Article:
These simple little tips are the secrets behind giving your breads shine and color. Find out more on today’s Tuesday’s Tip with The Kitchen Whisperer!
Making bread dough can be a little scary to the novice. All that proofing, mixing, kneading, punching, rolling, shaping, forming, lamenting and washing. Washing? Yeah, washing. Have you ever gone into a bakery and see those gorgeous golden loaves of breads? They shine like glass. They have deep colors of golden brown. Want to know how that happens? It’s honestly all about that wash.
So a wash in baking terms is something that is brushed on something prior to baking or immediately after it’s done baking to produce a specific desired outcome. Typically this is an egg wash, milk wash, bun syrup or butter baste wash. They all are applied to the dough before baking and depending on what you use, the outcome differs.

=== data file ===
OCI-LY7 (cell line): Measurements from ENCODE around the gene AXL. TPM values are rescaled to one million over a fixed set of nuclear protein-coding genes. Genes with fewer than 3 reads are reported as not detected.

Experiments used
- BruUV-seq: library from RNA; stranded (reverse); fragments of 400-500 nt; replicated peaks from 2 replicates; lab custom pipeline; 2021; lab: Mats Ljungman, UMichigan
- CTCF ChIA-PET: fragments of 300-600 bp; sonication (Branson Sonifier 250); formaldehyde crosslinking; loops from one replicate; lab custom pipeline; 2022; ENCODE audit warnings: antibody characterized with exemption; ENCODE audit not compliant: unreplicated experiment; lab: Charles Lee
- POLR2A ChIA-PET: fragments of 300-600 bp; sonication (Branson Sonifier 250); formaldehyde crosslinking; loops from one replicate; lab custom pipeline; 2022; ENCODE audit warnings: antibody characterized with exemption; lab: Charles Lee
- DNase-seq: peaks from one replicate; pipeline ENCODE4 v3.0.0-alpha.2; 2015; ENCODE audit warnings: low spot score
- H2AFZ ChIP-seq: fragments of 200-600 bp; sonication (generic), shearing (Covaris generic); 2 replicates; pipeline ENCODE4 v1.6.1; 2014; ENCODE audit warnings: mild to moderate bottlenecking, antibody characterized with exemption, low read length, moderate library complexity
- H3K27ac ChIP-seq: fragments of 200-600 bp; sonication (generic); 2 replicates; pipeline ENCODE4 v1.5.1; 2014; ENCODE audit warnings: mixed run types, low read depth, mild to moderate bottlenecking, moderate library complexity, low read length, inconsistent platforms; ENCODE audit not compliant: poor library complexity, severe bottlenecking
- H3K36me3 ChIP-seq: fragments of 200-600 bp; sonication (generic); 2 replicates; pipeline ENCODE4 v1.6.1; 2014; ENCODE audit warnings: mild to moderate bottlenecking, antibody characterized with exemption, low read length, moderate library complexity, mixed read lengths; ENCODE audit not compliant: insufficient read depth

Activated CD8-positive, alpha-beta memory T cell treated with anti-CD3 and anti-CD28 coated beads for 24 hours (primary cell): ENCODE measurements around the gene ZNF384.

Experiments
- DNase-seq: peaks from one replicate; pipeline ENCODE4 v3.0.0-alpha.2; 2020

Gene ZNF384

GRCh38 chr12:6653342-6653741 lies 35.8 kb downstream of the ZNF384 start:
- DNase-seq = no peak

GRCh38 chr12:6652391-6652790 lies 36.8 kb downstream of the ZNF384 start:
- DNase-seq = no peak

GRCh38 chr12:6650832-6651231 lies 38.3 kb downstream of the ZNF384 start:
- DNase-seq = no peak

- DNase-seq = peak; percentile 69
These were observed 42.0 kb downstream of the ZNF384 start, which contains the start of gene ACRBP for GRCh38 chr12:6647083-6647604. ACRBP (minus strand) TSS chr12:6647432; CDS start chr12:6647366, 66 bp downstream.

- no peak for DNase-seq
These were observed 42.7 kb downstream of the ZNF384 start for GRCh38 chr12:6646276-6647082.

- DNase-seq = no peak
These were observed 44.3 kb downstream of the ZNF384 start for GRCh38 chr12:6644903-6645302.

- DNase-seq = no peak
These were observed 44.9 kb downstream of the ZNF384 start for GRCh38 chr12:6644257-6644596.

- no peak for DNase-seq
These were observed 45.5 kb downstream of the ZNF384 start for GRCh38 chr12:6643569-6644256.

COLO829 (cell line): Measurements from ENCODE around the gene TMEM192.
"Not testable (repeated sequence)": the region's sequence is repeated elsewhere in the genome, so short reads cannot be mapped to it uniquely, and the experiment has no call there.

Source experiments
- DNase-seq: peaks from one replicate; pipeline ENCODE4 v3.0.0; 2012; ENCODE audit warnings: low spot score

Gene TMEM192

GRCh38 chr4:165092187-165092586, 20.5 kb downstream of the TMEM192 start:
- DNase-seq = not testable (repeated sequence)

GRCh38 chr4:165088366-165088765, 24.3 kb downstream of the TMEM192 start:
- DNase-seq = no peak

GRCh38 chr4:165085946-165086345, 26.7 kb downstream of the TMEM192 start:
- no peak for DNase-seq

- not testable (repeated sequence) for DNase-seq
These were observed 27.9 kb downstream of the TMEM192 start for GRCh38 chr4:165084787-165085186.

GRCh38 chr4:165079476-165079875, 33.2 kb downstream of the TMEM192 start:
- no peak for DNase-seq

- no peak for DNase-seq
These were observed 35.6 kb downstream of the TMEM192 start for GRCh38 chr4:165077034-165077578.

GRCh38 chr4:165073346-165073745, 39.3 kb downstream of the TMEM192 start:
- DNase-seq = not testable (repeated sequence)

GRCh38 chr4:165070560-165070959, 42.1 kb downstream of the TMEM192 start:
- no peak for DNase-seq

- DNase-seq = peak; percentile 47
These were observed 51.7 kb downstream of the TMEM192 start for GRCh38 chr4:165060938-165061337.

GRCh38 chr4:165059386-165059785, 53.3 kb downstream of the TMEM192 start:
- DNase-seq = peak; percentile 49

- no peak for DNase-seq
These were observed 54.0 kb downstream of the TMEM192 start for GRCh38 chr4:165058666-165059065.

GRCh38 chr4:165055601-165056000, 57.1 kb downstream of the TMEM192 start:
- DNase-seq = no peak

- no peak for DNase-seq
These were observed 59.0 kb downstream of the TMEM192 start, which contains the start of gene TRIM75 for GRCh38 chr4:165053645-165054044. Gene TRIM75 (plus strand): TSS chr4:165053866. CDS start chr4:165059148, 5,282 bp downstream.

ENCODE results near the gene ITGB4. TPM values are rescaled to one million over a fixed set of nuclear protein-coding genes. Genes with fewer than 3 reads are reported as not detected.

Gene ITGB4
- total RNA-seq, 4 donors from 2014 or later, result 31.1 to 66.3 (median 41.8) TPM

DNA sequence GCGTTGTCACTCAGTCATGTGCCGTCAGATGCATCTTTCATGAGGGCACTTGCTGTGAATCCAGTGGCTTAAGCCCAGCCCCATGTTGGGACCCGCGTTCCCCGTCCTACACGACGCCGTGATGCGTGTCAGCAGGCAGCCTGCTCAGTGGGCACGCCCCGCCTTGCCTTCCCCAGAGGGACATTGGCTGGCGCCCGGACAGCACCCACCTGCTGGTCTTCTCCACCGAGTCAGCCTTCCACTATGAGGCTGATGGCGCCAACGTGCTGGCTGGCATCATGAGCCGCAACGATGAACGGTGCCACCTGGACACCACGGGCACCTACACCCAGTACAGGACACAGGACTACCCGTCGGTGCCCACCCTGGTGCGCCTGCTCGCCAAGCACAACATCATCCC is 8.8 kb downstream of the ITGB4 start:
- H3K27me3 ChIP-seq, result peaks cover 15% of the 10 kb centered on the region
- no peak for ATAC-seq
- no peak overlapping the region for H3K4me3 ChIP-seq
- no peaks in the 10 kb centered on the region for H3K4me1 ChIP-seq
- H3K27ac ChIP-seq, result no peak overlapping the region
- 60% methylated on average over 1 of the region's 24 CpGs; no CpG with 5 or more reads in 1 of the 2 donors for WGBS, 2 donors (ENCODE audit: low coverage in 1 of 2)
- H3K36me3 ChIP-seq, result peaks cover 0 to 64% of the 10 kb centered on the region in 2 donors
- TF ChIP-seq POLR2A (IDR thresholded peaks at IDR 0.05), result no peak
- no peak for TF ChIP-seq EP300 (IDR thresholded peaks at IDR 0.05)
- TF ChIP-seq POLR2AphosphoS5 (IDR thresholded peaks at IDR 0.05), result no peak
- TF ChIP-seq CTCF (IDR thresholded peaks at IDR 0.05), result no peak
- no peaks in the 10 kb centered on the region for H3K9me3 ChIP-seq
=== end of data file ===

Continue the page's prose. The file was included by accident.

Milk Wash – A milk or cream wash consists of just that – milk or cream. It’s used when you want to create that deep caramelized color. Dairy contains certain amino acids and sugars and when exposed to heat together they produce a Maillard Reaction. Or in layman’s terms – a seriously gorgeous browning effect. However with this you will get a dull shine.
Butter Baste (wash) – Now melted butter is the only wash you can use either prior or after baking. Prior to baking it will produce a lighter golden color with a slight shine. If it’s brushed immediately following baking it will impart more flavor into your dough.
Bun Syrup wash – This is simply a sugar syrup solution that is brushed on immediately following baking to give a glaze appeal. This is just equal parts of water and white sugar. Bring to a boil until all of the sugar is dissolved. Remove from the heat a allow to cool completely. Once cooled place in a jar and store in the fridge.